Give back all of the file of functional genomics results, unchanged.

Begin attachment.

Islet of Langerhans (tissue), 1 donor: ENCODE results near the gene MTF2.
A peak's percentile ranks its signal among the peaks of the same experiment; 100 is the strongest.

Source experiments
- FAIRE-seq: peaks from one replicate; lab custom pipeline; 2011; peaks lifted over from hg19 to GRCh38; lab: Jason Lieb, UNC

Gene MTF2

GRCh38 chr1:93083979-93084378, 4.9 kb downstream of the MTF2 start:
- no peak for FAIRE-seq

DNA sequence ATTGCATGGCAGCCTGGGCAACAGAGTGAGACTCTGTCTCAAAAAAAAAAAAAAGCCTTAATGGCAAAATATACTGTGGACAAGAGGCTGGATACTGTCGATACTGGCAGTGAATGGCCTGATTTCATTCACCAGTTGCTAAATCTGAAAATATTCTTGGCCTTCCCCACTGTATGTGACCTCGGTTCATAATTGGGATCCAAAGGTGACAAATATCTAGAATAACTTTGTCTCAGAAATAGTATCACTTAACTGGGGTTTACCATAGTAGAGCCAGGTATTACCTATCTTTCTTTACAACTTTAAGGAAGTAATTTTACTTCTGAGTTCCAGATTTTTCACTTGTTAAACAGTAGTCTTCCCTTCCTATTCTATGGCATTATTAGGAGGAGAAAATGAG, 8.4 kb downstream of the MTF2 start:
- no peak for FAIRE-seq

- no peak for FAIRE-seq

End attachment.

Islet of Langerhans (tissue), 1 donor: ENCODE results near the gene MTF2.
A peak's percentile ranks its signal among the peaks of the same experiment; 100 is the strongest.

Source experiments
- FAIRE-seq: peaks from one replicate; lab custom pipeline; 2011; peaks lifted over from hg19 to GRCh38; lab: Jason Lieb, UNC

Gene MTF2

GRCh38 chr1:93083979-93084378, 4.9 kb downstream of the MTF2 start:
- no peak for FAIRE-seq

DNA sequence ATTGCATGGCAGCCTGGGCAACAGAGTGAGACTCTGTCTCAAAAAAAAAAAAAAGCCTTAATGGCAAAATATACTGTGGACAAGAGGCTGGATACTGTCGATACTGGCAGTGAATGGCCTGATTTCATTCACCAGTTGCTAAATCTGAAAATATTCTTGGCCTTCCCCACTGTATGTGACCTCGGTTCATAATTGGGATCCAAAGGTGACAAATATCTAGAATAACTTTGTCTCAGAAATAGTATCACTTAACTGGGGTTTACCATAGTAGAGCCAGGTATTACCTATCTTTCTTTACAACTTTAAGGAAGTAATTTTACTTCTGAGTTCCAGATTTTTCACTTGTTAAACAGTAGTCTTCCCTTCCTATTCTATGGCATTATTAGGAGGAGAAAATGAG, 8.4 kb downstream of the MTF2 start:
- no peak for FAIRE-seq

- no peak for FAIRE-seq